Sources close to Brunton yesterday reported that Nicholas hand-delivered the termination letter, dated November 26, to Brunton’s offices at CAL last Friday. Despite lawyers setting a deadline of yesterday for a response and withdrawal of Brunton’s “termination”, CAL had up to late yesterday afternoon failed to respond.

In the letter, Dass links the move to terminate Brunton to a reported preference by Nicholas for the firm Bombardier, as opposed to ATR, in relation to a $1.3 billion deal for the acquisition of nine aircraft.

“The statements in the press, thus far not refuted by the airline, suggest that our client has become an unwitting casualty of a disagreement between Mr Nicholas and the line minister over the pending aircraft acquisition from ATR with Mr Nicholas having a preference for a competing supplier, Bombardier,” Dass wrote. Bombardier was the firm earmarked for the provision of a controversial executive jet in a deal which stalled under the tenure of former Prime Minister Patrick Manning after public outcry.

Dass said Bombardier was brought into the picture through an “exhaustive” six-month evaluation process after Bombardier and ATR were deemed “the only feasibly suppliers.”

“It should be noted that the acquisition process for these aircraft was the subject of an exhaustive six-month evaluation process which generated a comprehensive report relative to both ATR and Bombardier, the only commercial suppliers,” Dass said. The CAL board was only appointed in November.

The lawyer said the Cabinet had approved the contract for ATR on the basis of the report — whose authors were not identified.

“This comparative report demonstrated conclusively that a supply from ATR most benefitted the airline’s needs. Indeed, this decision received the specific approval of Cabinet and culminated in a signed contractual Heads of Agreement with ATR executed in September this year,” he said.

Dass said ATR has already been paid $11.3 million in support of this “Heads of Agreement” document.

DISMISSAL from Page 3A

“Our instructions are that upon signing the said Heads of Agreement the airline paid ATR the sum of US$1.8 million ($11.3 million) which it stands to lose if it does not honour its obligations thereunder,” he warned. He also revealed ATR was to establish a maintenance repair and overhaul facility under the terms of the arrangement.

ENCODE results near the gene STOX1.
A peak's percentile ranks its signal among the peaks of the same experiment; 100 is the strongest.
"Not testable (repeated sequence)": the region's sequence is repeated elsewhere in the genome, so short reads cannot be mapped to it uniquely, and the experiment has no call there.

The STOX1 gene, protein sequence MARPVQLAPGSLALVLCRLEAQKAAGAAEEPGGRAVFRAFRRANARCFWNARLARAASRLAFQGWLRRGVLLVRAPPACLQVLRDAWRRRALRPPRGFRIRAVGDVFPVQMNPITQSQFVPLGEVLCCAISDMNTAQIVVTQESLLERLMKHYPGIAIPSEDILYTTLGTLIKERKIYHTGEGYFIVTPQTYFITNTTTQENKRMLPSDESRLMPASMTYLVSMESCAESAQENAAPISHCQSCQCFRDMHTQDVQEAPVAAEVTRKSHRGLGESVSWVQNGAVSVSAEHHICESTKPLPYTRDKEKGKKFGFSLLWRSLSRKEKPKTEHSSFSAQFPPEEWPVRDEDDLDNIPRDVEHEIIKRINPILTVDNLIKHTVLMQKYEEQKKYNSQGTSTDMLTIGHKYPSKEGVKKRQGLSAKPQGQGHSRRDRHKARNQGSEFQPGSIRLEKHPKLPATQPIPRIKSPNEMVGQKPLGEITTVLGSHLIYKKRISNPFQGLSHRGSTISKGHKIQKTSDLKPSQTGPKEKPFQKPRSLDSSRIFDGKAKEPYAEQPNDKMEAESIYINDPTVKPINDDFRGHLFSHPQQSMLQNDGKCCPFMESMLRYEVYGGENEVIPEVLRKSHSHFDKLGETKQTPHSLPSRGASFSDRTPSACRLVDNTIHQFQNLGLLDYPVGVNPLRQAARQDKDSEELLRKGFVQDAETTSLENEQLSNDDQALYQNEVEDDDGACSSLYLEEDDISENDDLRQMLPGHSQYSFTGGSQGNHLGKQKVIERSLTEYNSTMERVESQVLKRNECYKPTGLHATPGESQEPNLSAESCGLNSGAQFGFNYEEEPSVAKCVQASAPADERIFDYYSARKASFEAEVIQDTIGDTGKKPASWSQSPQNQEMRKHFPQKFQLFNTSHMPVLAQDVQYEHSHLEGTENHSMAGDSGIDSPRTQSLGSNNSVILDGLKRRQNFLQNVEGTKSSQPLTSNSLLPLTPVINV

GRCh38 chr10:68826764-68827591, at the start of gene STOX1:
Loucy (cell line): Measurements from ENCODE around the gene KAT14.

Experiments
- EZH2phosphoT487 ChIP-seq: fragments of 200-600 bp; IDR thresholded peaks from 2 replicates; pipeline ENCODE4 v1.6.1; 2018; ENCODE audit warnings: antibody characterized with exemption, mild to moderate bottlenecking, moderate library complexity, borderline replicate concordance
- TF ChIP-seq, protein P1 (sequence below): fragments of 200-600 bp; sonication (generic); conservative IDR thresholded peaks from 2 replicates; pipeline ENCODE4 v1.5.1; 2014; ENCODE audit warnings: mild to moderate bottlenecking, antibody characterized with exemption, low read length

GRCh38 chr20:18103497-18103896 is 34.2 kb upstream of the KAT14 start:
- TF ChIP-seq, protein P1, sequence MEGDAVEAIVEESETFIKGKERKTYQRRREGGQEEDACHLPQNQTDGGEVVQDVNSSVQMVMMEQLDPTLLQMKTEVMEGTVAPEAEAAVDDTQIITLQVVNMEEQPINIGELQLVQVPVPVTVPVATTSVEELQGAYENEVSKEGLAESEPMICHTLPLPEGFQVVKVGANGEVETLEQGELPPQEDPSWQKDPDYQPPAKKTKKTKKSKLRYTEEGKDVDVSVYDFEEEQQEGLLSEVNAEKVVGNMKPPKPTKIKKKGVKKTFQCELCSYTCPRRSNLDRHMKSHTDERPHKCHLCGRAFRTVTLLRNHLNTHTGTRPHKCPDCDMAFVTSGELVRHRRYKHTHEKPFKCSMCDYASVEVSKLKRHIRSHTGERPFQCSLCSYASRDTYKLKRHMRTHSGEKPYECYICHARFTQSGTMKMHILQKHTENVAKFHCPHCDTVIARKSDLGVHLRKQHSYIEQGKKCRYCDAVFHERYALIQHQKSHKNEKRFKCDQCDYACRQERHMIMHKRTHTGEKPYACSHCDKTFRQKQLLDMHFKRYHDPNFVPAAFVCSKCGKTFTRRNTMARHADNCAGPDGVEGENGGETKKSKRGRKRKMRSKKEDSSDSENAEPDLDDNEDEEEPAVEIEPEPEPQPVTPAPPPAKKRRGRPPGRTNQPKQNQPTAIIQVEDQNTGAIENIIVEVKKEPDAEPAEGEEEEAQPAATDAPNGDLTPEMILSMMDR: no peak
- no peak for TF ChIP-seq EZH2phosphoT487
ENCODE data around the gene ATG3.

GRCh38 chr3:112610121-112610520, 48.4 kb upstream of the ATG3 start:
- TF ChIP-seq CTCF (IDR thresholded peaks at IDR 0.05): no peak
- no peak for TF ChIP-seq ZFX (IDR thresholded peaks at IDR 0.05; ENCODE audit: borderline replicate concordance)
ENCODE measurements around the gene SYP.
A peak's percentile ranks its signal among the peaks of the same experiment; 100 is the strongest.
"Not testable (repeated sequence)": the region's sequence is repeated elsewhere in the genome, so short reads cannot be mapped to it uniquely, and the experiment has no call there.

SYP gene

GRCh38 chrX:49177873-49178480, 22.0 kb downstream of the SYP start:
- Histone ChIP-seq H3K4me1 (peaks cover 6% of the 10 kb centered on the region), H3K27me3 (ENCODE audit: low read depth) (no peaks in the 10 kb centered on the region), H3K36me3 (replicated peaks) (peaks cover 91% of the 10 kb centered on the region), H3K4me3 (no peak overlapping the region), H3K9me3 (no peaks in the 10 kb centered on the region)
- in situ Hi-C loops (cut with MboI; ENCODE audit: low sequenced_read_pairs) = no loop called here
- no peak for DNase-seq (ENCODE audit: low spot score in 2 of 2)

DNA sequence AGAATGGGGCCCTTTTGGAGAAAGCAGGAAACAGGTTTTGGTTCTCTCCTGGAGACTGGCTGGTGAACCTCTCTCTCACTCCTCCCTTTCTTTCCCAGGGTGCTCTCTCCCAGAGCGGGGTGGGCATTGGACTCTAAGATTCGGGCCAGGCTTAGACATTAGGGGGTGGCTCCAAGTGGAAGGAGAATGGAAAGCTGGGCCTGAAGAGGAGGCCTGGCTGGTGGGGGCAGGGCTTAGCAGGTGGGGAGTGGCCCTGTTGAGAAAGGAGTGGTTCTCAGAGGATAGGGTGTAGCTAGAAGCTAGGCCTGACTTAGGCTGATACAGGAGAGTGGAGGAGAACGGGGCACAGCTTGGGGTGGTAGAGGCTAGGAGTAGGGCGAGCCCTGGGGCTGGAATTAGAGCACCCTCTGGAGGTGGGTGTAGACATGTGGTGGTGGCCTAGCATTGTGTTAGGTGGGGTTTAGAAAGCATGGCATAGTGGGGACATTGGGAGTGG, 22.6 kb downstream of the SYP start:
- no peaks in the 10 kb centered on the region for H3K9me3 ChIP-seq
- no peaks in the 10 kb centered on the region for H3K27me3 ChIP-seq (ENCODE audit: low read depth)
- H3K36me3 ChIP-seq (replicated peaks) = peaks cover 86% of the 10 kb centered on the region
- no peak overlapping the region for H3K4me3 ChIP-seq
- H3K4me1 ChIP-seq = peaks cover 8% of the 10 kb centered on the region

“Our instructions are that under the Heads of Agreement additional benefits will accrue to the airline and the national interest, not the least of these being the undertaking of ATR to assist in the establishment of an MRO facility at Piarco,” Dass said. He further opined, “it seems difficult in this context to understand any rational basis for attempting to revisit Cabinet’s decision in the matter.”

Further, Dass said, “any decision to terminate our client merely to retaliate against the line minister with no heed being paid to the deleterious consequences to the airline is a clear breach of the fiduciary obligations of a board member and a flagrant act of corporate misconduct.”

CAL is a limited liability company incorporated under the Companies Act. However, the act contains no explicit guidance on the issue of the procedures surrounding the termination of a CEO. But it is understood that a board may terminate a CEO at any given time as long as this is in line with common-law principles. Dass argued that a CEO’s dismissal is now regulated in this country by convention.

“It has become a well-established practice in Trinidad and Tobago that a CEO’s contract would not be unilaterally terminated....The practice is that a notice is not given simpliciter for the termination of the CEO’s contract but a negotiated settlement and a dignified exit is settled upon by the employer and the CEO,” the attorney said.

“Even if the board had met and voted to terminate our client, the manner in which this purported termination has been effected is unfair and inappropriate in the context of our client’s national contribution and his reasonable expectations under the terms of his contract.”